Asus Ion-Powered Eee PC 1201N Review

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Gaming Benchmark (ET: Quake Wars)


HotHardware's Test Systems
Covering the bases

Asus Eee PC 1201N
Atom 330, 1.6GHz, FSB 533MHz
2GB DDR2
NVIDIA Ion
On-Board Ethernet
On-Board Audio
250GB Hitachi HD
5400 RPM SATA

Windows 7

HP Mini 311
Atom N270, 1.6GHz, FSB 533MHz
2GB DDR2-800
NVIDIA Ion
On-Board Ethernet
On-Board Audio
250GB Seagate HD
5400 RPM SATA

Windows 7


Asus EeeTop ES2002
Atom 330, 1.6GHz, FSB 533MHz
2GB DDR3-1066
NVIDIA Ion
On-Board Ethernet
On-Board Audio
250GB Seagate HD
5400 RPM SATA

Windows 7

Zotac MAG HD-ND01
Intel Atom 330
NVIDIA ION board
2GB DDR2-800
NVIDIA ION
160GB Toshiba HDD (5400 RPM, 8MB cache)
Windows 7

Acer Aspire Revo
I
ntel Atom 230
NVIDIA ION board
2GB DDR2-800
NVIDIA ION
160GB Toshiba HDD (5400 RPM, 8MB cache)
Windows Vista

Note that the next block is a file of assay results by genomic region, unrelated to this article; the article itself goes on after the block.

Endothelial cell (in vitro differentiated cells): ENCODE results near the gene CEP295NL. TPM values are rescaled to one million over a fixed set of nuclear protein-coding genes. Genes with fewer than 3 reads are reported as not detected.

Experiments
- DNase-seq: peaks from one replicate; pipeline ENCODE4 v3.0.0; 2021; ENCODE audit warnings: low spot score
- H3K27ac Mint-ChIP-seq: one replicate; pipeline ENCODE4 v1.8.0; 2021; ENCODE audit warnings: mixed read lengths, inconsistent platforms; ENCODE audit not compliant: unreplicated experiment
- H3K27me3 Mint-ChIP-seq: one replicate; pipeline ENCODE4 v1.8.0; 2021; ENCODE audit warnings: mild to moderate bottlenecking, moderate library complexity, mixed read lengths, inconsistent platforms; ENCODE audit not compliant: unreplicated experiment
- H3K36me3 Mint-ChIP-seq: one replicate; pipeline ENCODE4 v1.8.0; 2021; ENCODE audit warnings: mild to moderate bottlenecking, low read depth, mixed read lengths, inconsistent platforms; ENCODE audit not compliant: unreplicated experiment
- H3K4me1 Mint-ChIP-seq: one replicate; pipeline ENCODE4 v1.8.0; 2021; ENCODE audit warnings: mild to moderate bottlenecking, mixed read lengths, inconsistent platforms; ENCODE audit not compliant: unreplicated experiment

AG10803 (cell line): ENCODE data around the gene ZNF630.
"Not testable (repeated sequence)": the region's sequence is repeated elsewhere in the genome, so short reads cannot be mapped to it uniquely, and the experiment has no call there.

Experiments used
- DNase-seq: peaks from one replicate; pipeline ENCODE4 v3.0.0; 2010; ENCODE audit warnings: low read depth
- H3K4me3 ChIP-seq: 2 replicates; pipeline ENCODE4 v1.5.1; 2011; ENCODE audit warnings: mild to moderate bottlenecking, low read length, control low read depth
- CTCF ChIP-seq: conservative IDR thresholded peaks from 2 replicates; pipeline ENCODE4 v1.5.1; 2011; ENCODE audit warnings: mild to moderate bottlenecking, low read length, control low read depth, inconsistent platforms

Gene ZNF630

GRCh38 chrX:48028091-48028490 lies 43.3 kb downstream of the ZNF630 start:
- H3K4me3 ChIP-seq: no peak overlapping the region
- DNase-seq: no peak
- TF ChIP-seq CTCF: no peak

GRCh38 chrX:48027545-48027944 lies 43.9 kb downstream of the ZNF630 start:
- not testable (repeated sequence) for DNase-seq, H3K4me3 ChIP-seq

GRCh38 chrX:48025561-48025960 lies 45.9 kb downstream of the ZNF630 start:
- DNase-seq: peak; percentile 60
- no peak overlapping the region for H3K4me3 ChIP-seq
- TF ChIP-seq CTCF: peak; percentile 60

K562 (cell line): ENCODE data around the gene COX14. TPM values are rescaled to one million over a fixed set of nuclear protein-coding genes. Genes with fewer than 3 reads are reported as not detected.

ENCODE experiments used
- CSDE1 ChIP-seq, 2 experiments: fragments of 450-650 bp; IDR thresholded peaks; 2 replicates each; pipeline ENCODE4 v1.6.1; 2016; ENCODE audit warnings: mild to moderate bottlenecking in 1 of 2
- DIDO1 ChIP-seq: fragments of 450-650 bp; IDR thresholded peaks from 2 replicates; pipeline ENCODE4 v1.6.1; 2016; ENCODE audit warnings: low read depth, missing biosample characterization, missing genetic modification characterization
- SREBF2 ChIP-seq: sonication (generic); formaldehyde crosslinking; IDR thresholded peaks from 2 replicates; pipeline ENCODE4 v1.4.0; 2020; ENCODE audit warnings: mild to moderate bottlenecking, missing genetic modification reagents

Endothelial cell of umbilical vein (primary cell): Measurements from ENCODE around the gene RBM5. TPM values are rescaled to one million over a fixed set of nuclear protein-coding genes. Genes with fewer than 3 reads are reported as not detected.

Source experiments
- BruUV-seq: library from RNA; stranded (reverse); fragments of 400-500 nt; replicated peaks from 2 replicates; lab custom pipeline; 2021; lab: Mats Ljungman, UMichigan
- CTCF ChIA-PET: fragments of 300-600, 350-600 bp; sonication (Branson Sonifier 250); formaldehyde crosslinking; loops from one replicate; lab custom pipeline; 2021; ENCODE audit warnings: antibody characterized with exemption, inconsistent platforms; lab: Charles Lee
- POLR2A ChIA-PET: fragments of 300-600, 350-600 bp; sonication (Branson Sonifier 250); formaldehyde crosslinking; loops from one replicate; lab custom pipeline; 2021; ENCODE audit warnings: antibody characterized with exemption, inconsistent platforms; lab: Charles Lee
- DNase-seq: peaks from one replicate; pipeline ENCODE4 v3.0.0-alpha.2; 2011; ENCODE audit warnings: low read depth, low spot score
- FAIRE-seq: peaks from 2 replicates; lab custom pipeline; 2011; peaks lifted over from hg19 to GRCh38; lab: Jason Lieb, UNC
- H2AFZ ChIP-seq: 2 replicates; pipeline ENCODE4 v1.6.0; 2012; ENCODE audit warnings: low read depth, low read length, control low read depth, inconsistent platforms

Enemy Territory: Quake Wars
OpenGL Gaming Performance


Enemy Territory:
Quake Wars

Enemy Territory: Quake Wars is Based on an enhanced version of id's Doom 3 engine and viewed by many as Battlefield 2 meets the Strogg, and then some. ET: Quake Wars also marks the introduction of John Carmack's "Megatexture" technology that employs large environment and terrain textures that cover vast areas of maps without the need to repeat and tile many smaller textures. The beauty of megatexture technology is that each unit only takes up a maximum of 8MB of frame buffer memory. Add to that HDR-like bloom lighting and leading edge shadowing effects and Enemy Territory: Quake Wars looks great, plays well and works high end graphics cards vigorously.





So few netbooks have shipped with 2GB of RAM and an Ion GPU that we're forced to compare the Eee PC 1201N to a handful of Atom-based nettops that we've seen in the past along with the Ion-based Mini 311. Amazingly, the 1201N matches up quite well to even the nettops in the bunch, and it even beats the Aspire Revo. 17FPS may not seem like much (and it's not in the grand scheme of things), but it's just enough to make the game playable. If you were to strip the details down to "low" (they were all set at "medium/normal"), you'd get even better performance. The bottom line is this: the 1201N can handle some of yesteryear's 3D titles, albeit at lower resolutions and with details cranked down. For a netbook, that's pretty good.
 

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